The impeachment inquiry is about much more than a sitting president’s continuance or removal from office. It’s about the survival of the Constitution of the American Republic in an era when an entire political party has substituted the habits of Stone’s Rules for the sworn duty of every elected member of Congress “to support and defend the Constitution of the United States of America.”

“Admit nothing. Deny everything. Launch counterattacks. Attack, attack, attack. Never defend. Distract, distract, distract!” is a heinous violation of the Oath Office.

Is it too much to hope that soothsayer’s warning will result in coming to our senses? If not, we may be left to hope John Arburthnot was right that “political parties die at last of swallowing their own lies.”

  • Gordon C. Stewart, Chaska, MN, Nov. 18, 2019.

Fake news from the Pearly Gates

Maid exposes Peter in the courtyard. The Denial of St Peter by Gerard van Honthorst (1622-24)

Saint Peter: Greetings, Donald. I’ve been expecting you, but not so soon. I have a few questions before you go through the Pearly Gates to the streets of gold.

Donald: Sure, fire away. I’m very familiar with pearly gates. It can’t be much better than Mar-a-Lago. Fire away!

Mar-a-Lago Club entrance gate

Okay, Donald. But I have to warn you–everyone up here is equal. There are no private clubs. No towers. No penthouses. No White Houses. No barrios. No borders. No trade restrictions. No nations. No classes other than the de-programming and re-training classes. Everyone has free medical care. No one is rich. No one is poor. It’s a lot like Karl Marx hoped society would be … except for God. Karl was surprised. Are you ready?

Are you serious!!! Why would I want to go in there? This is crazy. Karl Marx was evil. Communism was evil. Socialism is evil. Obama’s evil. Nancy’s evil! Are they here?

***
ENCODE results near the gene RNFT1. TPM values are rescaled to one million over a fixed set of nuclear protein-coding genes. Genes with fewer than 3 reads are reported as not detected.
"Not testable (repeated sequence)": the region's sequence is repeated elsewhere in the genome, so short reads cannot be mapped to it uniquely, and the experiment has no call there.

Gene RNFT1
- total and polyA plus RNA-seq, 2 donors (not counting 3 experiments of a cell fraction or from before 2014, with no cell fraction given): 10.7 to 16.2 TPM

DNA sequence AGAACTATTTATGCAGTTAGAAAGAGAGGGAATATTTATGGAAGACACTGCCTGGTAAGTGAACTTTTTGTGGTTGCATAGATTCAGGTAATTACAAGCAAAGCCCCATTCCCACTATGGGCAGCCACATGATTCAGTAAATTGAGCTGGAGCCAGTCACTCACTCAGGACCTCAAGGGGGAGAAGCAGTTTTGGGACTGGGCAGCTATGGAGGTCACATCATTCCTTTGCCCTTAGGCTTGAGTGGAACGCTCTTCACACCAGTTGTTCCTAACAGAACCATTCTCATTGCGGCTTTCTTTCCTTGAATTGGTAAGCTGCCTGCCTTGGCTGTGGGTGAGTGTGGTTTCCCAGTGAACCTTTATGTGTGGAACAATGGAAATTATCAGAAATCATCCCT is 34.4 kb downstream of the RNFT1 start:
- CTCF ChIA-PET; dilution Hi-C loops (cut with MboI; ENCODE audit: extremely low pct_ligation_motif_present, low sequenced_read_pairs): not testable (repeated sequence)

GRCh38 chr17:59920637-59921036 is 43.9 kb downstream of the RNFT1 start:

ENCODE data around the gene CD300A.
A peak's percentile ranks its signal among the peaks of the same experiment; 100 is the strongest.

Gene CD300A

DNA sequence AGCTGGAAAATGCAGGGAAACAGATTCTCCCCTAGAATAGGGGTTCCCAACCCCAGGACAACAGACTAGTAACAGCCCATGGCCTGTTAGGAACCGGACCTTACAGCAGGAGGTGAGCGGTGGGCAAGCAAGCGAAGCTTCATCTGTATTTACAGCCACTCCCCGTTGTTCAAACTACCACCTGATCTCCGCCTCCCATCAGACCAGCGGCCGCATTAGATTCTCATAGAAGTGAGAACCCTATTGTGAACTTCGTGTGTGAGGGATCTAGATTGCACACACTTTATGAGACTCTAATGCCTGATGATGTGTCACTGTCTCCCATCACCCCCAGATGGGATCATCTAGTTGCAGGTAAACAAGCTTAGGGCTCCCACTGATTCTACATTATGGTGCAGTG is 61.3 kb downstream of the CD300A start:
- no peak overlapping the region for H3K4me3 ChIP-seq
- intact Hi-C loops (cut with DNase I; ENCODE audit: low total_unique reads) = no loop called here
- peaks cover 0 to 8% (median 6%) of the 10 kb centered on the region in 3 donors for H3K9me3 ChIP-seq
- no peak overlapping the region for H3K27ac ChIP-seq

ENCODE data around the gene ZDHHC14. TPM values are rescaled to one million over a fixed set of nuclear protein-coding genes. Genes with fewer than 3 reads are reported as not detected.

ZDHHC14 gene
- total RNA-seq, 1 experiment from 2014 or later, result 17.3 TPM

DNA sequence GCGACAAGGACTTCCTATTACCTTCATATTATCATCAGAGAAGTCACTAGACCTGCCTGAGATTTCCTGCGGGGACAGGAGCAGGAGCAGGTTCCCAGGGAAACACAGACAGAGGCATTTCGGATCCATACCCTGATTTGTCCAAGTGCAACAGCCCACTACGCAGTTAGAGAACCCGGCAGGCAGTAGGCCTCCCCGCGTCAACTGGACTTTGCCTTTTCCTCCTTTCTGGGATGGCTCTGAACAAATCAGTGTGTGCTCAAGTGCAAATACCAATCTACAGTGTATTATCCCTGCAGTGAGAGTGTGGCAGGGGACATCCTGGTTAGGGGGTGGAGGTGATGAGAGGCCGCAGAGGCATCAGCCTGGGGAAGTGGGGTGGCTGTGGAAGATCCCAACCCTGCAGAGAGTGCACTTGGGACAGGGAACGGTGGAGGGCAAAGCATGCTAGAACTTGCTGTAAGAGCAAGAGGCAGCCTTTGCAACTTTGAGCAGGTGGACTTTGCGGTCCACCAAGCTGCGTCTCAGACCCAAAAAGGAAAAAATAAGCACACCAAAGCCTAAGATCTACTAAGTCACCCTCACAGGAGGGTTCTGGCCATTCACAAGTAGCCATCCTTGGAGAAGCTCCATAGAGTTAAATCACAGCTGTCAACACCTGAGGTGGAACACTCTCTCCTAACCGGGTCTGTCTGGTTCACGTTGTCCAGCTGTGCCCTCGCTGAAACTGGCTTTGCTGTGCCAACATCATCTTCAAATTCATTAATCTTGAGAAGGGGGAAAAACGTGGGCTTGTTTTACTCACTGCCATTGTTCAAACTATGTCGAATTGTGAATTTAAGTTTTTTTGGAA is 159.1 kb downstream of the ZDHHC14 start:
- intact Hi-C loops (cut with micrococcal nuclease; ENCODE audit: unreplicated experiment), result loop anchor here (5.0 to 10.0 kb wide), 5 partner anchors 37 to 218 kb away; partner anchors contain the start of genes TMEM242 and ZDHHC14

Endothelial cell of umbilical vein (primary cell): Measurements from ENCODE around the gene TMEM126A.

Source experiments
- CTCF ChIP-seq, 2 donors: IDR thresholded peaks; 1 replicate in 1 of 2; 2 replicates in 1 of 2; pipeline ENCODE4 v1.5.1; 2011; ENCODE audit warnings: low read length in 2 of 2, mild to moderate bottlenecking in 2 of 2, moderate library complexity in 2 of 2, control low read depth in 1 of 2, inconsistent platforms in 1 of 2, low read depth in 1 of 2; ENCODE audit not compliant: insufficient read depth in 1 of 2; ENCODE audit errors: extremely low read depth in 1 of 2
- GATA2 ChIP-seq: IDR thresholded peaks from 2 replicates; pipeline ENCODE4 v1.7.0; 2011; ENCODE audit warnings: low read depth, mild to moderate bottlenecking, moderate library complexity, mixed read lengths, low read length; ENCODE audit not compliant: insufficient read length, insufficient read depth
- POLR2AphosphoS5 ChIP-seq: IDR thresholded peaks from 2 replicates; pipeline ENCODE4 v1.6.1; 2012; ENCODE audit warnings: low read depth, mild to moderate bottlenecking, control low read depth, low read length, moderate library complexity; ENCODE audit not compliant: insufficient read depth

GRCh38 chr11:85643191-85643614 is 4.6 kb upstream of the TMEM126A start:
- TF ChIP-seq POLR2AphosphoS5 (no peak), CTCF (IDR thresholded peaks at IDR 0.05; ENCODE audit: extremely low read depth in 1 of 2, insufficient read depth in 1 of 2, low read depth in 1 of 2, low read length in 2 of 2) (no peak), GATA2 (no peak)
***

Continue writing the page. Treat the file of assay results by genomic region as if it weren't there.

Barack and Nancy haven’t arrived yet, but, when their time comes, we’ll treat them the same way we treat everyone else. Lots of your friends are here in the re-training course: Joe [McCarthy], Roy [Cohn], other members of the Trump family.

What about Karl? He’s been dead a long time.

Karl is enjoying the pleasures of the equality he preached while still with you. Karl’s big surprise was that there is a God.

I don’t want to be any place where Karl is welcome. Jerry [Falwell] and Franklin [Graham] told me all about the Judgment. No way Karl is here! No way!

I guess that’s a matter of judgment, don’t you think?

Right. I’m President. I make the judgments. I decide.

I see. It seems you don’t quite get it, Donald. There are no presidents here. No one owns any property here. Everyone here is a child, just like Jesus said. Can I call you ‘Donnie’?

No. I hate that! Mother called me ‘Donnie’. My dad called me ‘Don’.

Okay, Don, I won’t call you ‘Donnie’.

And don’t call me ‘Don’. Dad kicked me out of the house and sent me away to a military academy. I hated that!

But your dad did help you avoid the draft, right? That bone spur thing. Remember?

I did have bone spurs! They were terrible!

Do you still have them? Show me your foot. Everyone up here has bare feet. There are no shoes. Nothing is hidden. Let me see your foot.

No, they’re gone!

Donald, bone spurs don’t just go away, and, when they’ve been removed, the foot will bear the scars from surgery. Show me your foot.

I don’t have a scar! My sister came to the rescue with EZorb. It went away! I’m not hiding anything. I don’t hide things like the fake news and the whistleblowers.

I see. Donald we have a truth problem. Your sister couldn’t have given you EZorb. It didn’t exist when the draft board gave you the deferments. Truth is truth up here, Donald.

That’s fake news! Fake news! You’re part of the deep state that was out to get me.

I’m sorry you feel that way, Donald. Here it doesn’t matter how you feel. It matters what you did. Only facts matter here.

I was making America great again. I’m not like you. I never let a maid expose me out in the courtyard!

You’re in for a great surprise. This is not Mar-a-Largo. Here the maids who spoke truth in the courtyards and cleaned the toilets, and all the undocumented workers, are equal to everyone else. It’s only a matter of time before your family’s driver and all those people at the border join the maids and me up here.

You believe everything you read in the Times? What driver?

Zoltan Tamas, who’s been in ICE lock-up for the last six months.

I don’t know anything about that! It’s all fake news. All fake news!